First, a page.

By Brendan Sasso - 01/12/12 07:02 PM EST
The FCC’s mandate is to promote the “best and highest use” of the airwaves, and the regulators might have not allowed Comcast to acquire the spectrum licenses in the first place if they thought the company did not plan to use them.
“We always said the spectrum had to be financially optimized and strategically optimized, and I think with Verizon we were able to do that,” Angelakis said.
Comcast, along with other cable companies including Time Warner, announced a deal last month to sell $3.6 billion worth of spectrum to Verizon. Wireless companies such as Verizon have struggled in recent years to meet the growing data demands of smartphones and tablet computers.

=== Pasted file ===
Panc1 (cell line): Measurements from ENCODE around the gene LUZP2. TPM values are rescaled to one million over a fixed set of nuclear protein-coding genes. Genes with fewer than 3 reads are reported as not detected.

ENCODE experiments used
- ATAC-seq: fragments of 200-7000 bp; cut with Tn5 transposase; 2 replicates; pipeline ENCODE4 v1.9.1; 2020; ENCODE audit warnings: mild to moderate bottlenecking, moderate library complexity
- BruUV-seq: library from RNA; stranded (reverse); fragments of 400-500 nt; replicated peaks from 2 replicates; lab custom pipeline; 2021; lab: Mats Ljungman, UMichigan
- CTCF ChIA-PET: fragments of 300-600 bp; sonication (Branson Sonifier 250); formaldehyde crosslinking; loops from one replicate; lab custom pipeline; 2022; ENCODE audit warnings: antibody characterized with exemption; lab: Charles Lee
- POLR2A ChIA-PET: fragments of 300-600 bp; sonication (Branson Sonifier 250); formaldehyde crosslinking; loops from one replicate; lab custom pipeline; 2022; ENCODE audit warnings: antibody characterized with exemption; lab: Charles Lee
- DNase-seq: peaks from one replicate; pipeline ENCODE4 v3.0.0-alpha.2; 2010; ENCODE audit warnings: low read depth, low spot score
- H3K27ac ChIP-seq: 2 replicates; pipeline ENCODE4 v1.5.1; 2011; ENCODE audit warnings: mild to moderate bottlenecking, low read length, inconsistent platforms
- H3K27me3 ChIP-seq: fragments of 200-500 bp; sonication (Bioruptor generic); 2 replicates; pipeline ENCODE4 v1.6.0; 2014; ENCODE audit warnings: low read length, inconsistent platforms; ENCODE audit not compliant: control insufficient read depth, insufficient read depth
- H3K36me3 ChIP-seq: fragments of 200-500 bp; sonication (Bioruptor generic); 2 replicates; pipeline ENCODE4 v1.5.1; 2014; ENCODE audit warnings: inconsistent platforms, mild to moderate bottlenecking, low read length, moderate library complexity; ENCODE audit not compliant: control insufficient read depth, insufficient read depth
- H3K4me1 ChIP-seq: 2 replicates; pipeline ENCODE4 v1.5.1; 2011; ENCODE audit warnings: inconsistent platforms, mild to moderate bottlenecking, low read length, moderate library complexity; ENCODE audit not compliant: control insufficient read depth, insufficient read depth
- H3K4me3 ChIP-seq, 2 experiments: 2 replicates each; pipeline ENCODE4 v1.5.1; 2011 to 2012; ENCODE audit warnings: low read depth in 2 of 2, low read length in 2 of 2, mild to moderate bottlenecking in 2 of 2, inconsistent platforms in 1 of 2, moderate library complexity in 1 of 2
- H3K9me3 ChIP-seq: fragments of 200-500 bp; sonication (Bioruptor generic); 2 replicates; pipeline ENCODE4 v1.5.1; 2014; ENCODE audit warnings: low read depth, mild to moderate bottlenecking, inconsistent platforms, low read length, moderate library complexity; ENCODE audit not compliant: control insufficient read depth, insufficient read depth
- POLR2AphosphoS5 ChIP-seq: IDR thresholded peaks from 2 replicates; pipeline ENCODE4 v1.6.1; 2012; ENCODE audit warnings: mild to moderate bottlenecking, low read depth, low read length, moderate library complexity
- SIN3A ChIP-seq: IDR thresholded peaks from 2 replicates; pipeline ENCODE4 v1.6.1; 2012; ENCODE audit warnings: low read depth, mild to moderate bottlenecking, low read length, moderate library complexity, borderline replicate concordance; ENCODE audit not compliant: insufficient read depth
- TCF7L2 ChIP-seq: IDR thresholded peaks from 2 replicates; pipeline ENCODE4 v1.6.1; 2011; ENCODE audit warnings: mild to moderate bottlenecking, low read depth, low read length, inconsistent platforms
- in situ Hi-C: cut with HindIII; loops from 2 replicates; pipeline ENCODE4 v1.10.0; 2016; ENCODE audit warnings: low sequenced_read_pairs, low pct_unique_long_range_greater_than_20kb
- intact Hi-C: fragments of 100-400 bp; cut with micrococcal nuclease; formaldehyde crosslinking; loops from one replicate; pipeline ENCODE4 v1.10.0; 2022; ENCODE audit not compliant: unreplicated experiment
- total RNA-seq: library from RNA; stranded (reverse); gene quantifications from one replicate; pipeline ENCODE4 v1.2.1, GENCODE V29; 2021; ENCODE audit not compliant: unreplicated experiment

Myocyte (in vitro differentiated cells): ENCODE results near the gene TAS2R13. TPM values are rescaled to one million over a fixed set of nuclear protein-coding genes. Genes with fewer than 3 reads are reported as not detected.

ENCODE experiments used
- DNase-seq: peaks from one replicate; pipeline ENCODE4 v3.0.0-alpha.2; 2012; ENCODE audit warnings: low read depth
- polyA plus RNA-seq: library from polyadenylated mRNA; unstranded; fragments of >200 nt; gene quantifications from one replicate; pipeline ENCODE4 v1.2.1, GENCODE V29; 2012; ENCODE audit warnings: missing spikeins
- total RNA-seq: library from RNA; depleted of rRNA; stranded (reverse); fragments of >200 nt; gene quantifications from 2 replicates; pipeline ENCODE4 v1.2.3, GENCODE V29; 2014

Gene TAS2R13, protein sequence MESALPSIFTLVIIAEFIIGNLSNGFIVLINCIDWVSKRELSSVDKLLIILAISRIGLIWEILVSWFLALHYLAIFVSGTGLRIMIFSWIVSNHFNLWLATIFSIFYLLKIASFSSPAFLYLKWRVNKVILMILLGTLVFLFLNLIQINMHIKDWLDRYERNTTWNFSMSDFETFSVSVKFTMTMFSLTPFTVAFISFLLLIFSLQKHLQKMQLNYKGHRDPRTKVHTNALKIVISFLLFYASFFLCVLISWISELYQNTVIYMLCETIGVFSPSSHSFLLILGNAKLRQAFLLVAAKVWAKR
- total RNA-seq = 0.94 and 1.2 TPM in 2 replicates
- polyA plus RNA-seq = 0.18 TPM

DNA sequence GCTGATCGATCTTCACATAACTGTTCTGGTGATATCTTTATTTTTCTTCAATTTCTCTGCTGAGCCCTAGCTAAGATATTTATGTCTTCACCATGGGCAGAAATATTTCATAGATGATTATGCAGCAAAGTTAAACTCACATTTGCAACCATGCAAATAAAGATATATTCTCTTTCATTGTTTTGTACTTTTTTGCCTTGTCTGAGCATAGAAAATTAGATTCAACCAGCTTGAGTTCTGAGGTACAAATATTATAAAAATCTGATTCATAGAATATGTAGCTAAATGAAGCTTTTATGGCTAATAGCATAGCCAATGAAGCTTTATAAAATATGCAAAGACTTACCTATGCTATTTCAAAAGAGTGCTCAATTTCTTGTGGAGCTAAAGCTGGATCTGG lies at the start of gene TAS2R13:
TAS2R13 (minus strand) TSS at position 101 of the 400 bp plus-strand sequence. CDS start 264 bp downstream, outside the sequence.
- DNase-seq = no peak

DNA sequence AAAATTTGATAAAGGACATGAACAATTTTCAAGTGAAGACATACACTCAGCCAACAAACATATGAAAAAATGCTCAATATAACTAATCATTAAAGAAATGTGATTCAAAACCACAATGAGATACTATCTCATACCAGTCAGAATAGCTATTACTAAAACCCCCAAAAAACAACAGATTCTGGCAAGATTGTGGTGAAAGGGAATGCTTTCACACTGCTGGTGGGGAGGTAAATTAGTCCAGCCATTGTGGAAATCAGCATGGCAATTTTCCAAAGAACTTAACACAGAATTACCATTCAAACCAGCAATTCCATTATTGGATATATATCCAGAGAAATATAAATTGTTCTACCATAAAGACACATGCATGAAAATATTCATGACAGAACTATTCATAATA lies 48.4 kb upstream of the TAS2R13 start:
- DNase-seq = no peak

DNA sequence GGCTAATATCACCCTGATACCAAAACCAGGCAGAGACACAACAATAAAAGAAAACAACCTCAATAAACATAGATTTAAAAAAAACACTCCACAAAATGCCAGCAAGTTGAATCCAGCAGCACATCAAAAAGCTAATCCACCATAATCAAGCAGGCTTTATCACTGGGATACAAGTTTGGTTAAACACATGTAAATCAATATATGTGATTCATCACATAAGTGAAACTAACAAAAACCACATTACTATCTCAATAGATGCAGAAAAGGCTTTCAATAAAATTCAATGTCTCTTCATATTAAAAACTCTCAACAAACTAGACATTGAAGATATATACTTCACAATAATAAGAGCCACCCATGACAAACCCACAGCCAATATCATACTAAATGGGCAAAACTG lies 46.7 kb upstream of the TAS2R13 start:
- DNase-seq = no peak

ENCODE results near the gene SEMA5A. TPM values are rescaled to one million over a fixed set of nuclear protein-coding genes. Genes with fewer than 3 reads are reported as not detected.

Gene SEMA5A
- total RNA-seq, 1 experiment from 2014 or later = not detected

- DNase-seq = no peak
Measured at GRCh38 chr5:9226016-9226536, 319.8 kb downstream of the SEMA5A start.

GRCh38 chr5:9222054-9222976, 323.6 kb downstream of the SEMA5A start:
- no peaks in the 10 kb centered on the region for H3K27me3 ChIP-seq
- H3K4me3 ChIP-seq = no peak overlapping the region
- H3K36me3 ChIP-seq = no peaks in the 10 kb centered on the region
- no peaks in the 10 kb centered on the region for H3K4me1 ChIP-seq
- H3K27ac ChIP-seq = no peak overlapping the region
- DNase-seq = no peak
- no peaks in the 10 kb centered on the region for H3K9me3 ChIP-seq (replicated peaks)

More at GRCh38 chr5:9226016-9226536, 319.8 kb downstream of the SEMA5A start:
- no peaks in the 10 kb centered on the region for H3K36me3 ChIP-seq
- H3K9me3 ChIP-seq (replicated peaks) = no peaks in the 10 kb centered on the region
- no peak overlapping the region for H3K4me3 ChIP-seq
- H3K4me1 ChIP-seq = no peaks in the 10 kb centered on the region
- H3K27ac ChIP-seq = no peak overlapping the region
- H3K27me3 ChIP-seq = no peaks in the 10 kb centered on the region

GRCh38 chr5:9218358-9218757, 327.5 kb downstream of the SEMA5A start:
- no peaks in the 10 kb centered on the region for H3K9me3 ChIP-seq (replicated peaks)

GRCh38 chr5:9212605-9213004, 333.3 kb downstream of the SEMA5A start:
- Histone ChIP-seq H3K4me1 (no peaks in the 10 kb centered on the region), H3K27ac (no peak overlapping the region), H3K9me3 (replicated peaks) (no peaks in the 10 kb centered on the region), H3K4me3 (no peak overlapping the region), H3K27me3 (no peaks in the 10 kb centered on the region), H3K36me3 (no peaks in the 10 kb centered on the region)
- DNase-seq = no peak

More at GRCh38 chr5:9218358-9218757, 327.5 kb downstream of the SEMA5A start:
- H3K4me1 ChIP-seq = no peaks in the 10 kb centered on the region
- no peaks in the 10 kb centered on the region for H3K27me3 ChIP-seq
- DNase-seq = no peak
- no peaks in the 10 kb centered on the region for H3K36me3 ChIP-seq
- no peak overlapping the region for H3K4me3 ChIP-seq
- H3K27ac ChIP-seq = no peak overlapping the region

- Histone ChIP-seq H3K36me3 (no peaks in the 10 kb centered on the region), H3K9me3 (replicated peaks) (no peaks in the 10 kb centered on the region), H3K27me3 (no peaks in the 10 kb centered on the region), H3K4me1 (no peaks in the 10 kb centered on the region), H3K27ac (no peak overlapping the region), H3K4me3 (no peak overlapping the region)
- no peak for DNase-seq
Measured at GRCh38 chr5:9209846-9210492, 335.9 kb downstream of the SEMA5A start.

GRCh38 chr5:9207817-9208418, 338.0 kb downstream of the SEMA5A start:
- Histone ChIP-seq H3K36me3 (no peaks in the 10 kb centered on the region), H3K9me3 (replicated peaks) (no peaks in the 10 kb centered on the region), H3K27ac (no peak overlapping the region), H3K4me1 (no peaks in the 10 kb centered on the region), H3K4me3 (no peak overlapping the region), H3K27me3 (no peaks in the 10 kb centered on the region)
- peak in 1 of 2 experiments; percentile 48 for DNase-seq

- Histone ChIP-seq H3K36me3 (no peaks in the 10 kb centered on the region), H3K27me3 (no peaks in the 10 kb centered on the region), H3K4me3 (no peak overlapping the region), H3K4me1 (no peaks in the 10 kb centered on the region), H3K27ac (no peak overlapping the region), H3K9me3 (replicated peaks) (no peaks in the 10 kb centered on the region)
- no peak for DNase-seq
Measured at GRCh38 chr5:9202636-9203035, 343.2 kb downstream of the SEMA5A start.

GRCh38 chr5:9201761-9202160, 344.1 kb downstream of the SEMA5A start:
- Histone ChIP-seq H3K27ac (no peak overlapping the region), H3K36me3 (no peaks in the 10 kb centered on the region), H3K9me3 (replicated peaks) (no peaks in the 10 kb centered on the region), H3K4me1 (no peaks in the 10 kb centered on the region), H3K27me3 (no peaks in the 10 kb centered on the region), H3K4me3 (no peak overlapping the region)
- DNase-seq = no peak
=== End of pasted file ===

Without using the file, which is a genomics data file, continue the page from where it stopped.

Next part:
For several years, Comcast officials have said it would not make economic sense for them to use the spectrum to build their own wireless network.
A Comcast spokeswoman told The Hill that technological innovations such as the explosion of smartphones in the years since the company first bought its spectrum mean that a stand-alone network would not be able to meet consumer demand.
The FCC is now seeking public comments on whether it should approve the spectrum deal. The Justice Department is also probing whether the deal would violate antitrust law.
--Updated at 3:06 p.m.